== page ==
The 125 Mile Traffic Jam

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MOSCOW — In a country notorious for poor roads and colossal gridlock, Prime Minister Dmitry Medvedev admitted Russia outdid itself with an epic 125-mile traffic jam over the weekend after unusually heavy snow left thousands of motorists at a standstill for two days.

Mr. Medvedev called for an investigation into the gridlock, which forced emergency officials to set up field kitchens to feed famished and freezing drivers who became stuck on a major highway connecting Moscow and St. Petersburg.

“Drivers of course should be prepared for the fact that the weather in this country is very, very complicated and can change, and that there is always going to be snow,” he said at a meeting with his deputies. “But here there was no coordination between state structures.”

The monster traffic jam began after eight inches of snow fell in and around Moscow on Thursday – an unusually heavy amount for early winter — followed by an ugly ice storm the next day, catching road crews flat-footed. Deputy Prime Minister Dmitry Rogozin acknowledged that officials had failed to mobilize even half of the available fleet of road-cleaning equipment.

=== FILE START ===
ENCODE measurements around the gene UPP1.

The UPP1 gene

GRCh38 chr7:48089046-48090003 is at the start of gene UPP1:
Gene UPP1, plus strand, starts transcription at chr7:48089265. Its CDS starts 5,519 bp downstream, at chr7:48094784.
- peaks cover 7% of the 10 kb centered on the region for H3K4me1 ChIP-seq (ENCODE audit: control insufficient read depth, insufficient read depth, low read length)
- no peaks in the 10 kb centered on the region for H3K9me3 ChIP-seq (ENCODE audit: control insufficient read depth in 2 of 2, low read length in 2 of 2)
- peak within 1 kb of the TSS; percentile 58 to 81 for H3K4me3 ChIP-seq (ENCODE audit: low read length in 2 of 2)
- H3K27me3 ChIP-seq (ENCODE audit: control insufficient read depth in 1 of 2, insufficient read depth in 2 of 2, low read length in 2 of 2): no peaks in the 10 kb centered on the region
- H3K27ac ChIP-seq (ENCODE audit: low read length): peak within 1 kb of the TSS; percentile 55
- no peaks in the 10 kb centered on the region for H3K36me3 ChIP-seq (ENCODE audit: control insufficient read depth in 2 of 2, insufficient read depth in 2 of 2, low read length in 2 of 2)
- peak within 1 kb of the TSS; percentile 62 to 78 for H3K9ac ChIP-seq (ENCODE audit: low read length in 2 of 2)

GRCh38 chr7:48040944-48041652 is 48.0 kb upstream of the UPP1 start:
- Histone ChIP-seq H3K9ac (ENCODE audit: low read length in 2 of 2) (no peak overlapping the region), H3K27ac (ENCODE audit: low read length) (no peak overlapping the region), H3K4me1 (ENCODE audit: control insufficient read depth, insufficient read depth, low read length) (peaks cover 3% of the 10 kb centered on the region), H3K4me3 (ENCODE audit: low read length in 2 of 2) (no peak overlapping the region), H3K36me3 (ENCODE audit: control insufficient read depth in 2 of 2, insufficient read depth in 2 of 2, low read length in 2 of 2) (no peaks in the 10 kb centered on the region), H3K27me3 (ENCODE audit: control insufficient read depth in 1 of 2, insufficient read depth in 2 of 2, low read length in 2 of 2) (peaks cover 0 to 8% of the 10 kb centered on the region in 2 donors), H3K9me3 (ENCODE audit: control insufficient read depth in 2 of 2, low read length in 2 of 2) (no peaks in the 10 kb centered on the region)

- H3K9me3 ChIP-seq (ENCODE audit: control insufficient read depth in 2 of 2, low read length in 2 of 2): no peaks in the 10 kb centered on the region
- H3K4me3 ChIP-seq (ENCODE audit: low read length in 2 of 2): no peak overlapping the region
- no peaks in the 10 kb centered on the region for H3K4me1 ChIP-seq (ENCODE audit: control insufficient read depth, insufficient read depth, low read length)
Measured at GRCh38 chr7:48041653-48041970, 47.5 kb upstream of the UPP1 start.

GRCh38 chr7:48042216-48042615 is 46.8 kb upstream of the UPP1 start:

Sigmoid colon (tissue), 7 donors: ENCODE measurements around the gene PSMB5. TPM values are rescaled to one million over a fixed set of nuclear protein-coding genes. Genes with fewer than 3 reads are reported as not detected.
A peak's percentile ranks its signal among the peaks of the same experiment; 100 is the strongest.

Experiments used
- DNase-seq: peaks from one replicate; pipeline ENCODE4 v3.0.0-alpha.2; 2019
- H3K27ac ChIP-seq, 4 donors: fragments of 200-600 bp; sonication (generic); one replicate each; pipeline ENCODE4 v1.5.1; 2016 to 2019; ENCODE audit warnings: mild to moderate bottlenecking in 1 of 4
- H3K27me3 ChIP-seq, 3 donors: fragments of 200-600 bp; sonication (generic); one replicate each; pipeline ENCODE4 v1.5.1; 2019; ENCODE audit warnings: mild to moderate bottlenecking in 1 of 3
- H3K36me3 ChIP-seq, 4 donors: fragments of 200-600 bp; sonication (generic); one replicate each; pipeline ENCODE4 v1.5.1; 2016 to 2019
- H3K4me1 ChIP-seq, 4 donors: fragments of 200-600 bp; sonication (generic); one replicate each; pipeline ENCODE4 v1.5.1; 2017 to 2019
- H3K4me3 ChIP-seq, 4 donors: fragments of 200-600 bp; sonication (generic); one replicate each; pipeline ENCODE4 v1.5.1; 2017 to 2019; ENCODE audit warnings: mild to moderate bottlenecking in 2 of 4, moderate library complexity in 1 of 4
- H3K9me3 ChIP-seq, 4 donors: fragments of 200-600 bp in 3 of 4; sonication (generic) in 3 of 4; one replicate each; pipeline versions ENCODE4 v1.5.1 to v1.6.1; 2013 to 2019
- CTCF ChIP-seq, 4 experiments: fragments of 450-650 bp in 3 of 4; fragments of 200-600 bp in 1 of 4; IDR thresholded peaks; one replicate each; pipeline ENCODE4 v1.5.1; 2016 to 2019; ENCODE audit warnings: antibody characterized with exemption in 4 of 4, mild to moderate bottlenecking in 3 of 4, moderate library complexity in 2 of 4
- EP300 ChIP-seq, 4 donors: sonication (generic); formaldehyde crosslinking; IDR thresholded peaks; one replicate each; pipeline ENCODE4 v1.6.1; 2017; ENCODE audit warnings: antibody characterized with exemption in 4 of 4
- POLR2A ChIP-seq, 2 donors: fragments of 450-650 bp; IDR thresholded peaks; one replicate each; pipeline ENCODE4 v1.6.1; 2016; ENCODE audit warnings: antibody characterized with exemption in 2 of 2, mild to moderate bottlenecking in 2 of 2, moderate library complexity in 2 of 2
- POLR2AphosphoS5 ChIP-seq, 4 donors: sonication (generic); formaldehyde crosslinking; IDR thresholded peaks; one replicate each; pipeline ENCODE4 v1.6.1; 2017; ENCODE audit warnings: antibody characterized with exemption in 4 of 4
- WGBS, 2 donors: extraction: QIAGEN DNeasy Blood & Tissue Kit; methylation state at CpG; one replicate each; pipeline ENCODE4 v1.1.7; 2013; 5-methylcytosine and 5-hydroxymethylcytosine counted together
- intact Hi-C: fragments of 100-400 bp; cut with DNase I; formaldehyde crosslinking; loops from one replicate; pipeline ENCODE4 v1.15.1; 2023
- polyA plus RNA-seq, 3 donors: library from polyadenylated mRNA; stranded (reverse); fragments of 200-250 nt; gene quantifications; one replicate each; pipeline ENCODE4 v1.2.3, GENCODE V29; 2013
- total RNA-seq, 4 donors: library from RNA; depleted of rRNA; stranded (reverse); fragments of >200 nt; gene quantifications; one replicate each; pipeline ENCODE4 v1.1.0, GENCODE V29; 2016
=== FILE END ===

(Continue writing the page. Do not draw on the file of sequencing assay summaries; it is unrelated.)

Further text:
“At the start of the snowfall, not even a half of the available technical hardware was used,” he said. “Many drivers were stuck without provisions and fuel in the middle of a forest. This is not a European road but a Russian one, a forest road.”

Traffic police say the snarl – which involved some 4,000 trucks and thousands more cars – was at its worst in a rural stretch of Tver region, some 100 miles north of Moscow on the M-10 roadway, one of the busiest in Russia.

Officials said the situation had nearly returned to normal by late Monday morning, but some Russian media reports suggested a new traffic jam was set to form in the evening as forecasters predicted another round of heavy snow.

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